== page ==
In the first post of this series, I presented a mystery—two photos of an older man that had alternately been confidently identified as both Arthur Webster McMurry (1854–1917) and his father Luke Robinson McMurry (1825–1913). At the end of that post, I was still not sure who the man really was, but was leaning towards him being Luke McMurry.
Right after I published the post, a couple of inconsistencies became apparent that now make me fairly certain that the mystery man is indeed Luke R. McMurry.
Until last week, I thought I knew what my great-great-grandfather Arthur Webster McMurry (1854–1917) looked like throughout his life. But then Katy McMurry showed me a photo that I could have sworn was of Arthur W. McMurry later in his life, relaxing in a rocking chair.
There was one problem, however—Katy said that this person wasn’t identified as Arthur W. McMurry, but rather was his father. According to Katy, my great-grandfather Frank Ross McMurry (Arthur W. McMurry’s son) identified the photo as being of his grandfather Luke Robinson McMurry (1825–1913), not of his father Arthur. Well, dang.
In my previous post, I determined that my 3rd-great-grandfather, Luke R. McMurry, moved to Indiana (from his birthplace in southern central Kentucky) with his family in 1831–1834, when he was only 6–9 years old. I discovered that Luke and his siblings moved with their parents to southeastern Montgomery County, Indiana, where Luke’s father, James Benton McMurry, my 4th-great-grandfather, purchased four parcels of land totaling 480 acres (.75 square miles). I further learned that James’ half-brother, Hisner McMurry, also migrated from Kentucky to Indiana at the same time, and that he purchased two parcels of land totaling 240 acres.
What I haven’t yet discovered is why the two McMurry families moved 225 miles north from southern central Kentucky to eastern central Indiana in the early 1830s. In this post, I’ll start looking into how and when and perhaps why the McMurrys made the move from Kentucky to Indiana.
Until recently, I had assumed that my 3rd-great-grandfather, Luke Robinson McMurry, was the only sibling of his family to migrate to Washington from the family’s home in Kentucky. I also assumed that Luke left Kentucky for Indiana on his own, as a young man. I recently learned that both of these assumptions were wrong. Luke appears to have been less of a maverick and remained closer to his birth family than I had imagined.
I don’t know why I thought that Luke broke with his family and moved north and then west on his his own, but that appears to not be the case. From the record of his siblings’ birthdates and places, it appears that Luke’s entire family migrated about 225 miles north when Luke was only 6–9 years old, moving from southern central Kentucky (Allen County, KY) to eastern central Indiana (Montgomery County, IN) by the time of the birth of his youngest sibling, Sarah Margaret McMurry, on January 22, 1835. I’ll look into evidence for an earlier family migration to Indiana in this post.
As for whether Luke and his immediate family ventured to Washington Territory on their own or with a larger group of family members, I recently visited Washington State’s Southwest Regional Archives facility and went through their old land grant indexes to help work out local land ownership details for our family. In their Grantor Indexes (handwritten indexes to real estate sales, organized by seller), I found an entry that documented a sale of land in January 1892 by Luke’s eldest brother, Isaac McMurry. The deed that was indexed gave the names of Isaac’s wife and daughter, confirming that this Isaac McMurry was indeed Luke’s brother. Later in this post, I’ll see what else I can learn about Luke’s brother joining him in Washington.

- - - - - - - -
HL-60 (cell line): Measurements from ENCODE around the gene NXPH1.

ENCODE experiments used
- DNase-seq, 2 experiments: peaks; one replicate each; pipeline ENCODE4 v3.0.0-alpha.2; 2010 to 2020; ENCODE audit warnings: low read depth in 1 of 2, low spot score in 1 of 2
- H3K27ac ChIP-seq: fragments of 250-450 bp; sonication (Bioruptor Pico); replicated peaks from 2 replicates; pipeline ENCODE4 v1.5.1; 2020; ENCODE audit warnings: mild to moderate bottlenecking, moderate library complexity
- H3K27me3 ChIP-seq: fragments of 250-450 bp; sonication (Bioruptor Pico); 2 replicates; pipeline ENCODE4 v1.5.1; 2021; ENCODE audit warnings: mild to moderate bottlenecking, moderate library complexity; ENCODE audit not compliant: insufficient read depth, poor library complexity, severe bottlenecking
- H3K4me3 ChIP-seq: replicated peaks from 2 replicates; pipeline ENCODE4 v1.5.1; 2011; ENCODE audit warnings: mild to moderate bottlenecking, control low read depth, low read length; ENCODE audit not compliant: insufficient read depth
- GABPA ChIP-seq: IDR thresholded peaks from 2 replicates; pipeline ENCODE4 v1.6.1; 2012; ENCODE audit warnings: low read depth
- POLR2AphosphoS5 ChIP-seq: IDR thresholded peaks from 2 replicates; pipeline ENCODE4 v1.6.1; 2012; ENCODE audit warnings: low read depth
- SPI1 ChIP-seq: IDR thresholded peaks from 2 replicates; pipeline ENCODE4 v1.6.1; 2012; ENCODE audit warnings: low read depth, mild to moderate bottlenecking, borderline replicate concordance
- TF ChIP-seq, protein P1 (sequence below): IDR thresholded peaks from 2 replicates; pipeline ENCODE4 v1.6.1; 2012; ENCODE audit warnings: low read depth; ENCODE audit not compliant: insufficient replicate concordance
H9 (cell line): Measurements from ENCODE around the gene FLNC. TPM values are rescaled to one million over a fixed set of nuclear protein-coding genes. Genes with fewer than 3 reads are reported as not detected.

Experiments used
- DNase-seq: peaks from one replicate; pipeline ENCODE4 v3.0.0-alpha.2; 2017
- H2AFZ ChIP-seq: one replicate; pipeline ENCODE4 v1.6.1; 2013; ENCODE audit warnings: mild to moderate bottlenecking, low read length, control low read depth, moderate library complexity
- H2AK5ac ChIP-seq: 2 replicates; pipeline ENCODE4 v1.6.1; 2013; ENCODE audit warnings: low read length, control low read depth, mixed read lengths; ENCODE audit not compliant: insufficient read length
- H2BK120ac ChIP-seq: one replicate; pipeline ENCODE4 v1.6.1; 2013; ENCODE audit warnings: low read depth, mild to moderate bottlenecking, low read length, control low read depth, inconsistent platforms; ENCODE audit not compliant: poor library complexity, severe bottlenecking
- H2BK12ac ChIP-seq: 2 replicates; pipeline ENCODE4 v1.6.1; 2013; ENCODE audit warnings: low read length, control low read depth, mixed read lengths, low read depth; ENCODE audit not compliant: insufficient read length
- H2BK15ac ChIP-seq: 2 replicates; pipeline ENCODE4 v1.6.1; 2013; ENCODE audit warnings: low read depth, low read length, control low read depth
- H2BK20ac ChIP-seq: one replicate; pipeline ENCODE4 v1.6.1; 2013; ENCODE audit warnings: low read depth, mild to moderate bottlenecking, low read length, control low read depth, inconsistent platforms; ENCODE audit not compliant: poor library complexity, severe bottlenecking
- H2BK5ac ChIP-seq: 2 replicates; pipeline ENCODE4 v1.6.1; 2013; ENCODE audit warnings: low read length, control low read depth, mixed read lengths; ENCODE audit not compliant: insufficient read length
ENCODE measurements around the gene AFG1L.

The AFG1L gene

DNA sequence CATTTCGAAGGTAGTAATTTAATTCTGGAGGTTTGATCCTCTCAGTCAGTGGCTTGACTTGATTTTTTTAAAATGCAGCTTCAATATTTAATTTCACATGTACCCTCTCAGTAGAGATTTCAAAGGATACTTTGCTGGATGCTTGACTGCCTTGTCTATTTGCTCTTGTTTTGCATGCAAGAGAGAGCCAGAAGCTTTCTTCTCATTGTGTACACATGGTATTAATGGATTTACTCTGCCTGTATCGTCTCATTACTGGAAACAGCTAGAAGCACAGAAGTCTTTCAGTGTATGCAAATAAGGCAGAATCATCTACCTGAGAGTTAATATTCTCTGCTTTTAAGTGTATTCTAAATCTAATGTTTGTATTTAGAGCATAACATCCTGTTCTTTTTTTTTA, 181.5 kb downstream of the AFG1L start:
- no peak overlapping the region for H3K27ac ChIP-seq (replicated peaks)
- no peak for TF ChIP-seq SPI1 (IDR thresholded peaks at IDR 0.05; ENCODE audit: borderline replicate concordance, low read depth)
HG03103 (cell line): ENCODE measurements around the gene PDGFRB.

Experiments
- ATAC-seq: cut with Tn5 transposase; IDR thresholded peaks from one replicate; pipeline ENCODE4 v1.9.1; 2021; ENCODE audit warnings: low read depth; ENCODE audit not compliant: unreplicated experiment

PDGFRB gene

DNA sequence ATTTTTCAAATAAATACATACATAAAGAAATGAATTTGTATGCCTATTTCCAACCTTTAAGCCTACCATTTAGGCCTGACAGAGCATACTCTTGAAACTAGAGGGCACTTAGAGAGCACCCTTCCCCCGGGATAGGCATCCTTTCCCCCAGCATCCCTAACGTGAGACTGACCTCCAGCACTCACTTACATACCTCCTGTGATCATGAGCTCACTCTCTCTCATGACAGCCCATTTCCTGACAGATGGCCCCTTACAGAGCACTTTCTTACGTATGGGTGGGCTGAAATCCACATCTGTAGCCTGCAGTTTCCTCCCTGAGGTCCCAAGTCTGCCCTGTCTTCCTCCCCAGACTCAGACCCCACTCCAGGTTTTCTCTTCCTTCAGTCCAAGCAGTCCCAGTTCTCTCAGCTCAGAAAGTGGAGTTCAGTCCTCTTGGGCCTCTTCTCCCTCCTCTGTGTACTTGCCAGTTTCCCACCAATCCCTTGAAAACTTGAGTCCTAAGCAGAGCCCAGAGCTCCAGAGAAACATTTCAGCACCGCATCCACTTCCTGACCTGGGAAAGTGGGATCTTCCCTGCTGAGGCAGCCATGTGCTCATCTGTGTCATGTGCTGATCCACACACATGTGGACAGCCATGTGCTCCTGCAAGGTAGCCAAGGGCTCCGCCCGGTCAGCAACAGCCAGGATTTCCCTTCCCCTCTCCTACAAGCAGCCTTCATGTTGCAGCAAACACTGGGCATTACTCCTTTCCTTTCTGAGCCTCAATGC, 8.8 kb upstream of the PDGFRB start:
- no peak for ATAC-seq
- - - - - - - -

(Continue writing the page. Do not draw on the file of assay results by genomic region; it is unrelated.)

This post is a continuation of a post I wrote yesterday on a series of three oil paintings that are said to have been painted by my 3rd-great-grandmother, Elizabeth Miller McMurry (1828–1876). In today’s post, I’ll be taking a closer look at one of the paintings (the pastoral scene with boy and cattle), and looking for hints as to the date(s) and settings of the paintings.
My grandmother’s first cousin, Art McMurry, the owner of the paintings until his death twenty years ago, said that they were painted by Elizabeth while she and her husband were traveling west by wagon. If true, these canvases would have been painted at some point between Elizabeth and Luke’s marriage in 1851 and Elizabeth’s death in 1876. She never made it further west than Arkansas, but her family later reached the area near Olympia, Washington. From what I can tell from the images I currently have available, nothing about the paintings or their mounting and framing is inconsistent with dating from the mid-to-late nineteenth century. Continue reading →
I’ve written about my more recent immigrant ancestors’ migrations from Norway in 1850 (and I’ve got an upcoming post on the Askew migration from England in 1875), but most of my ancestors have been on this continent for 300+ years, and as of yet I know little, if anything, about most of their journeys to the New World.
During the same time period (mid-to-late-1800s) that my more recent immigrant ancestors were sailing to the U.S., many of my longer-established ancestors were forging their way across the continent in search of new homes in the West. Today’s post gives some details of my research into the story of one such journey across the continent—that of my 3rd-great-grandfather Luke R. McMurry and his family.